To boost a significant constant electric voltage, an electromagnetic device called Transformer can be used.
Transformers are used in our daily household appliances and small devices with low voltage.
Transformers are widely used to drive low-voltage appliances such as MP3 players and laptop computers from higher-voltage household power outlets.
Transformers are also used in electricity substations to convert very high-voltage electricity from power plants to the much lower voltages that homes and offices require.
Electromagnetic Relay can be used to amplify an input current with a brief pulse of electricity designed to switch something on or off, you can use an electromagnetic relay to amplify it. A relay uses electromagnets to combine two electric circuits together so that when a small current flows through one of the circuits, a much larger current flows through the other. Using a relay, a tiny electric current can power something that would normally need a much larger current to operate it.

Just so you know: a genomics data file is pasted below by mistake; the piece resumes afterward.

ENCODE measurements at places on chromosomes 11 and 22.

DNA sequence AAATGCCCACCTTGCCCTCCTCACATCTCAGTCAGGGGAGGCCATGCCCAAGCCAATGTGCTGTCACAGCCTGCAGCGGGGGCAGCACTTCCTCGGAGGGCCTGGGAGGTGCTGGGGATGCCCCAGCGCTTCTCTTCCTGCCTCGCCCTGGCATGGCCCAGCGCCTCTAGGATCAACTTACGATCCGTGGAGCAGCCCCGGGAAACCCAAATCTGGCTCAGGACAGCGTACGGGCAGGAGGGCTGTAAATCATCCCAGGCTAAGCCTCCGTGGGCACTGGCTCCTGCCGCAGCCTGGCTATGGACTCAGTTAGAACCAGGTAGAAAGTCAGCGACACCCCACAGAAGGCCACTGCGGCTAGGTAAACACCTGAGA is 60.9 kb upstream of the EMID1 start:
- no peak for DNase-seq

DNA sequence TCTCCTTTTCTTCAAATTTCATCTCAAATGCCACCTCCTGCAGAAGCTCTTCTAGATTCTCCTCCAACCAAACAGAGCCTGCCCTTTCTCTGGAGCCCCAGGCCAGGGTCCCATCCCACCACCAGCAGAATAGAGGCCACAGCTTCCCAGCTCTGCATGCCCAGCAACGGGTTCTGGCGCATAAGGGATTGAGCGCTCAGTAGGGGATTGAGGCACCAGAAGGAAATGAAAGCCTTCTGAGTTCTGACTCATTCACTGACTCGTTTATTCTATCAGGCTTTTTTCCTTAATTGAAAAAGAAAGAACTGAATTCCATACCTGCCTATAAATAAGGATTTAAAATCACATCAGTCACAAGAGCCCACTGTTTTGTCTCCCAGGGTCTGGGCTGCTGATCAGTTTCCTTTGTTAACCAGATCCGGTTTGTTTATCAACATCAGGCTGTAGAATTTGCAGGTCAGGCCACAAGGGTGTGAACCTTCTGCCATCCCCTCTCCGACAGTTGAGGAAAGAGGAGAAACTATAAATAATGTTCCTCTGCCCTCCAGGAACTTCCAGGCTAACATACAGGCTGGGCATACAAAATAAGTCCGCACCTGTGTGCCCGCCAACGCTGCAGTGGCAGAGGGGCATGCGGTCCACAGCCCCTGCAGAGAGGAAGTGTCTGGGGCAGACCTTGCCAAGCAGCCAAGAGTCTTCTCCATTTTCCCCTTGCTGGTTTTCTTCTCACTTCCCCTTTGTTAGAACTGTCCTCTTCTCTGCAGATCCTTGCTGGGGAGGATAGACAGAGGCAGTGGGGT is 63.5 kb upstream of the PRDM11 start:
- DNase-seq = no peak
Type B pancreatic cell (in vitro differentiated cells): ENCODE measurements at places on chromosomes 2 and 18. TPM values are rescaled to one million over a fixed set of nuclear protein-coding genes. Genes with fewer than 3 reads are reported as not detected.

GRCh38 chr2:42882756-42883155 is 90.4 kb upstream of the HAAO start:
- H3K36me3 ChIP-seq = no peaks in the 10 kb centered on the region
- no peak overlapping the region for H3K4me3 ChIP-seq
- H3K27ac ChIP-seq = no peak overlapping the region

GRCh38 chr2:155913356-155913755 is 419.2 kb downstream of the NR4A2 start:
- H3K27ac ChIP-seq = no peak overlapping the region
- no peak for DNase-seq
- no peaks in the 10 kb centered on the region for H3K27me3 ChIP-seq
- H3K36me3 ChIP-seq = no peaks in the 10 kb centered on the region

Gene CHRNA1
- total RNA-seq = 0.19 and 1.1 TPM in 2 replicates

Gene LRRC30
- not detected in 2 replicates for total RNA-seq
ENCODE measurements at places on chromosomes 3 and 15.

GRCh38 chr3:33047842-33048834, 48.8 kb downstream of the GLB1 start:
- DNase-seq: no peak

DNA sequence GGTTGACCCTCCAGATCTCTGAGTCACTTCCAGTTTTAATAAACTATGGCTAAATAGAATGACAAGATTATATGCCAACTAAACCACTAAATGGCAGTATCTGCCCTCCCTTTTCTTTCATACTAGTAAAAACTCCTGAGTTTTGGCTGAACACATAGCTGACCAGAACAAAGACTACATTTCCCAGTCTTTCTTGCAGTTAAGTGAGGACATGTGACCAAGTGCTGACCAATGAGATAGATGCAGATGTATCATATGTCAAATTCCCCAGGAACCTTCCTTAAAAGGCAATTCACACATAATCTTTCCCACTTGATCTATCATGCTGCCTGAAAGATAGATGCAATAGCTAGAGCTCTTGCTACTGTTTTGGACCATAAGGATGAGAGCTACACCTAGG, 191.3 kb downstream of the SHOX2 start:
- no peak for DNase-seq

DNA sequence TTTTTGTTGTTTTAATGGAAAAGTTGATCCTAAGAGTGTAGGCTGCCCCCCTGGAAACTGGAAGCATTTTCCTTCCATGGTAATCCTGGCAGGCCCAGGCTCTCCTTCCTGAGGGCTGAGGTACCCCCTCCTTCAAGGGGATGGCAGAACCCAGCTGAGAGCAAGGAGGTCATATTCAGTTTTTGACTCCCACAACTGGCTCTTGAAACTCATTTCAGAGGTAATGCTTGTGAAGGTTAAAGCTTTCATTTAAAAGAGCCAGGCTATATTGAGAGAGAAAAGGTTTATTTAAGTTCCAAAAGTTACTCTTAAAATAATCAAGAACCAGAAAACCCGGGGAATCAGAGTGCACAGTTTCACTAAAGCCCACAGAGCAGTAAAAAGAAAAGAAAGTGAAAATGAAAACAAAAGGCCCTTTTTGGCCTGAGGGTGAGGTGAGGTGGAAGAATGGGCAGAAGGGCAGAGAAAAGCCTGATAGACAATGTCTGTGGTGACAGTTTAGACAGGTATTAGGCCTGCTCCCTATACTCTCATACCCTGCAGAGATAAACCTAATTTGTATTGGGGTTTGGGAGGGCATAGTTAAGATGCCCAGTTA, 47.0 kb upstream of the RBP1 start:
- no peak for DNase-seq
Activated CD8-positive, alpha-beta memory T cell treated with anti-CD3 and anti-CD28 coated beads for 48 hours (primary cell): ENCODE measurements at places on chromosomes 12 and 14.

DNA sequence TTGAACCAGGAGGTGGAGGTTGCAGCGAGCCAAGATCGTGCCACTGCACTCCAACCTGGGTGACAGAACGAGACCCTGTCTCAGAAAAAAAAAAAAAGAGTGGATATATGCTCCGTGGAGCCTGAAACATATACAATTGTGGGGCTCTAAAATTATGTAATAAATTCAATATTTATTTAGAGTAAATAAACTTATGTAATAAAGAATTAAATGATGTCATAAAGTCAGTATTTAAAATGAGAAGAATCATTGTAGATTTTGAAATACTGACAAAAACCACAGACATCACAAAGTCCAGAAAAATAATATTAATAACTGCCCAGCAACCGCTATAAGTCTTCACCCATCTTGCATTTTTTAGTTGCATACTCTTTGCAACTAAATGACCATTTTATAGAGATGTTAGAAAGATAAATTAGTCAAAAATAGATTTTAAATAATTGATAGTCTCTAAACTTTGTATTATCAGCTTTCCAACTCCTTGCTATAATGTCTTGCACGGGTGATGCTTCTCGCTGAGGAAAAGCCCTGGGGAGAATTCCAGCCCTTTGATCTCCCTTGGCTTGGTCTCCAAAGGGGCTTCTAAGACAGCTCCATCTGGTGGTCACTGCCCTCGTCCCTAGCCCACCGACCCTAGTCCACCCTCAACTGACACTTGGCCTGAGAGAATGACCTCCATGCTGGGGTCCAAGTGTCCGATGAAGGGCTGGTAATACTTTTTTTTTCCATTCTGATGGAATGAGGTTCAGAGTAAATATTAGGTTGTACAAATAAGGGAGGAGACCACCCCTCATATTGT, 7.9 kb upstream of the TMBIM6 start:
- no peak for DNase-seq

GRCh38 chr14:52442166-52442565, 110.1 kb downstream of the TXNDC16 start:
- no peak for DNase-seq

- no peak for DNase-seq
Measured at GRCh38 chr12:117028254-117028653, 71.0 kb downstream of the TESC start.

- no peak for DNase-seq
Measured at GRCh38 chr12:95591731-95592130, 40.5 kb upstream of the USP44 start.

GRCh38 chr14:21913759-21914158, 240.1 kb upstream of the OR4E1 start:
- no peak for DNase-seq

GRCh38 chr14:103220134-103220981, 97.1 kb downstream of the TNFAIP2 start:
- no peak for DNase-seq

In the amplification of power, the two important things to consider are power output and efficiency.
1. Power output is usually measured in watts or kilowatts.
2. Efficiency is the ratio of signal power output to the total power input (wattage demanded of the power supply or battery).
The classification of an amplifier as either a voltage or a power amplifier is made by comparing the characteristics of the input and output signals by measuring the amount of time in relation to the input signal that the current flows in the output circuit.
Below are general and most common classes of amplifiers:
Class A Amplifier: Has a low efficiency of less than 40% however with good signal reproduction and linearity.
Class B Amplifier: This is twice as efficient as class A amplifiers with a maximum theoretical efficiency of about 70% because the amplifying device only conducts (and uses power) for half of the input signal.
Class AB Amplifier: Has an efficiency rating between that of Class A and Class B but poorer signal reproduction than Class A amplifiers.
Class C Amplifier: This is the most efficient amplifier class, however, the distortion is very high as only a small portion of the input signal is amplified therefore the output signal bears very little resemblance to the input signal. Class C amplifiers have the worst signal reproduction.
There are 3 major categories of amplifiers:
1. Voltage Amplifier
2. Current Amplifier
3. Power Amplifier
The available types of Amplifiers are: